The grillmasters at Dixie Outpost slow-cook slabs of pork on-site to star on their menu of reinvented southern classics. Carnivores can tear into the original Dixie Pig sandwich, which comes in three sizes and tests jaw flexibility with heaping mounds of hickory-smoked pulled pork piled with coleslaw and mild barbecue sauce ($4.59–$6.99). Chefs wrangle chicken-breast strips into breading and one of nine sauces, including teriyaki or hot buffalo, to create chicken feathers ($3.99+) that, like deep-fried love letters, are tender on the inside and crispy on the outside. Guests can devour customized smoked or deep-fried hot dogs crowned with more than 30 toppings including honey, chopped garlic, and pulled pork, or they can try one of 17 pre-designed dogs ($1.39–$3.59) on the patio or in the Swine Diner BBQ Bus with a refreshing glass of sweet tea ($1.49–$3.99).
The Marble Slab Creamery sensory experience begins by just walking past the storefront, where the buttery scent of fresh-baked waffle cones drifts out into the air. Gourmet ice creams are freshly crafted on site from Marble Slab?s original recipe, enticing customer's eyes with a rainbow of colors. Once clients have made a flavor selection, they choose from a smorgasbord of mix-ins, from fresh fruit to nuts to candy and crumbled cookies, which an ice cream chef then hand-folds in atop a frosty marble slab before packing the finished custom-designed flavor masterpiece into a house-made waffle cone.
In addition to procuring hand-held treats, Marble Slab Creamery can send creations home in a variety of other formats, such as ice cream cakes, cupcakes, and hand-packed quarts, or in the capable hands of a catering team for sprucing up special events such a corporate get-togethers or school functions with sundae bars in tow.
Near the banks of the Clinch River, visitors enter River Place on the Clinch, a community-based development equally committed to preserving the environment and the spirit of Appalachia. With a knack for eco-tourism, its staff has created an outdoor oasis complete with river activities, a local market, and a Southern-style café.
Boasting Class I and II rapids, Clinch River beckons rafts, kayaks, and canoes into its waters. The waterway flows on an 850-acre portion of the Kyles Ford Preserve. Echoing River Place's mission of conservation, groups work to save the preserve's endangered freshwater mussels. The area also hosts campsites, furnished wood cabins, and a restored retreat center for people looking to escape the monotonous monotony of everyday life.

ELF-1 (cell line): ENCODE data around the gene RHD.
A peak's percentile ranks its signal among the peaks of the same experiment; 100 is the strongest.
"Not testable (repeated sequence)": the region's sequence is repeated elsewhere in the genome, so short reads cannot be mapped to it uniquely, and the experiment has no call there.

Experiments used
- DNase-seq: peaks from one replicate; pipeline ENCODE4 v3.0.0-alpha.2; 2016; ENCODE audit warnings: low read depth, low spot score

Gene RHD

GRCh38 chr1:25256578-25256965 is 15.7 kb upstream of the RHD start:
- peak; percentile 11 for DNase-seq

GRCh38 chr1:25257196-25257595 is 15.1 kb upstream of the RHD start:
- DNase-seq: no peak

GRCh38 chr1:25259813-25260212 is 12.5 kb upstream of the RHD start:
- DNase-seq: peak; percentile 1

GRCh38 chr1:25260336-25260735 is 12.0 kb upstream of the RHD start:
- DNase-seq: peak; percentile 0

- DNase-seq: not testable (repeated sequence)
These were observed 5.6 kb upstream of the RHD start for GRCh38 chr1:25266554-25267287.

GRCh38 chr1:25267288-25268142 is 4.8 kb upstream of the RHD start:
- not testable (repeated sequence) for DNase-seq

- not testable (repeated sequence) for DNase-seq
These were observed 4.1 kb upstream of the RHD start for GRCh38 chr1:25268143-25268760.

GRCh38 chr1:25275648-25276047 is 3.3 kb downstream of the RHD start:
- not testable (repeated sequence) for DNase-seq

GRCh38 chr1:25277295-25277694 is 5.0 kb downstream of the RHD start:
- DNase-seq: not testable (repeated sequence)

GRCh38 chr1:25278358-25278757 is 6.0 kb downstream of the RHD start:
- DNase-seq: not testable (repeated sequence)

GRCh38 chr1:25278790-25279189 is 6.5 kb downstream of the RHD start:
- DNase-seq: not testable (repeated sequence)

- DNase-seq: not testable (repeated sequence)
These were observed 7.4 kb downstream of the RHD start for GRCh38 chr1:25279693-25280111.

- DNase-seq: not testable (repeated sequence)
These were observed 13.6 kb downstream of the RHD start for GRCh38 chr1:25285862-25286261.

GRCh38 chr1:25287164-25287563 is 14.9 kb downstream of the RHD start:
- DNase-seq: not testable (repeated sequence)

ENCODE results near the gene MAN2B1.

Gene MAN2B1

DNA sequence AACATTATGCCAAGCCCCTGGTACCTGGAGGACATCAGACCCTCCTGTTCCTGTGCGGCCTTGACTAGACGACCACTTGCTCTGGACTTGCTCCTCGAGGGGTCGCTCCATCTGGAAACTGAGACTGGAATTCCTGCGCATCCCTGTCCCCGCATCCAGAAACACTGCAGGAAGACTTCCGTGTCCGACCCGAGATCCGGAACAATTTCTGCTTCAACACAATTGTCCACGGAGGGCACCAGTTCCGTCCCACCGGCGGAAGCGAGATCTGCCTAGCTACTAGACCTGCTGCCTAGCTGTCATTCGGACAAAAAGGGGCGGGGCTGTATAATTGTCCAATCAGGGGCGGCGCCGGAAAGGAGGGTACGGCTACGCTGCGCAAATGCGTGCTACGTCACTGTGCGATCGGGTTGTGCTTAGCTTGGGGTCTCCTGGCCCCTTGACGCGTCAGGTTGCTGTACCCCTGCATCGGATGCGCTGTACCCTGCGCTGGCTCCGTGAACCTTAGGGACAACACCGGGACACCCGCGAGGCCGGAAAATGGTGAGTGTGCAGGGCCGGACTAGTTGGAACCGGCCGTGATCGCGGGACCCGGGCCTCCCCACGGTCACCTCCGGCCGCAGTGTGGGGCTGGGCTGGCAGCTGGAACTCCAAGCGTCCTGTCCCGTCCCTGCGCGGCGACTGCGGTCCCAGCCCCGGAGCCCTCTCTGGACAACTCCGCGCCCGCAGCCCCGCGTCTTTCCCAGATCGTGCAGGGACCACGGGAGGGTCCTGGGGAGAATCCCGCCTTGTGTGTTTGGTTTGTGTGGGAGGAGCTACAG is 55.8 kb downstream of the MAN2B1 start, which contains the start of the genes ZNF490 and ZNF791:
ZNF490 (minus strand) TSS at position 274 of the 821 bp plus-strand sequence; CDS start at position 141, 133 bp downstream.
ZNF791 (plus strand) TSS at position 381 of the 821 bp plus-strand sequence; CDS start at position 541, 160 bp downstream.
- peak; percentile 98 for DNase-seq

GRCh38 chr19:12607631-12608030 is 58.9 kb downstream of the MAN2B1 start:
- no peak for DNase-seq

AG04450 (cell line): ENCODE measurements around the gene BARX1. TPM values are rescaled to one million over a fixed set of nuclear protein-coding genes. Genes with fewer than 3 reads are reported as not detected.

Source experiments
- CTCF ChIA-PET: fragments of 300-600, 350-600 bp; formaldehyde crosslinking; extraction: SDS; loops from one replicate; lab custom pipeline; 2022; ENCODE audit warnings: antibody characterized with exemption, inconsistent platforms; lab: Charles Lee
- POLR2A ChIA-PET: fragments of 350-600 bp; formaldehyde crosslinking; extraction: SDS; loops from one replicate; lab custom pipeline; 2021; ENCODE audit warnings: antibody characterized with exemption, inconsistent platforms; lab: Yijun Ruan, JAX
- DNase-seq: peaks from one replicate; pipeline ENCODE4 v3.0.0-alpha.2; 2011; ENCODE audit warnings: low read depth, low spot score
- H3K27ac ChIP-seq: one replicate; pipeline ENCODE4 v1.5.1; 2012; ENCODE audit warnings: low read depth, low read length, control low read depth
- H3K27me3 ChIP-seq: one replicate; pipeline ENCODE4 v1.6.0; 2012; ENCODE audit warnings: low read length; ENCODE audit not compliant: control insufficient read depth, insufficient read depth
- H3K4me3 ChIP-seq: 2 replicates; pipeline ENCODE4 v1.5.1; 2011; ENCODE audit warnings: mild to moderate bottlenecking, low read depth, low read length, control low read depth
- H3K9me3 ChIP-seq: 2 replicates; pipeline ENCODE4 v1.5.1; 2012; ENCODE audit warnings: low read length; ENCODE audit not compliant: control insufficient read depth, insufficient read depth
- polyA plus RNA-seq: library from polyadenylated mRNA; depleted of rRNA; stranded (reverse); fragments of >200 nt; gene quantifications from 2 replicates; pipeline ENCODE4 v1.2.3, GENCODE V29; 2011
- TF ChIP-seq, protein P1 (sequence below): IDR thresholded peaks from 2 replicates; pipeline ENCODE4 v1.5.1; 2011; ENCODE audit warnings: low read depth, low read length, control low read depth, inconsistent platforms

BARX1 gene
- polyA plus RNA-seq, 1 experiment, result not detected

Creamy curries, drunken noodles, and barbecue eel and fried shrimp helped earn Stir Fry Cafe runners-up nods in both the Best Asian and Best Sushi categories for Knoxville News Sentinel?s Best of 2012 list. Teriyaki chicken and spicy noodles stand on plates beside walls decorated with art from local artists. Wine and beer flow freely at the black-and-white checkered bar, which also served as the base for Stir Fry Cafe?s attempt at crafting the longest fish taco in known space.
Atlanta Bread bakes more than a dozen varieties of fresh breads to frame a menu of hearty sandwiches and savory soup dippers served within its casual, WiFi-enabled café. The ABC Special signature sandwich places a bounty on the heads of four notorious lunchmeats—roast beef, turkey, pepperoni, and honey-maple ham—which can only be collected by the wrangling prowess of provolone and french baguette ($6.99). With applewood-smoked bacon strip-mined across a ciabatta bun, the Bistro Chicken Press detonates a palatable explosion of taste ($6.89). The Chopstick chicken salad appeases greens-craving taste buds with an incongruously appetizing pairing of leafy romaine lettuce and crispy chow-mein noodles ($6.99). Book meals a play date with one of five freshly brewed flavors from Italian coffee titan Lavazza ($1.79 for a grande), or save space for a cup or bowl of soup du jour, which varies depending on which jour is in season.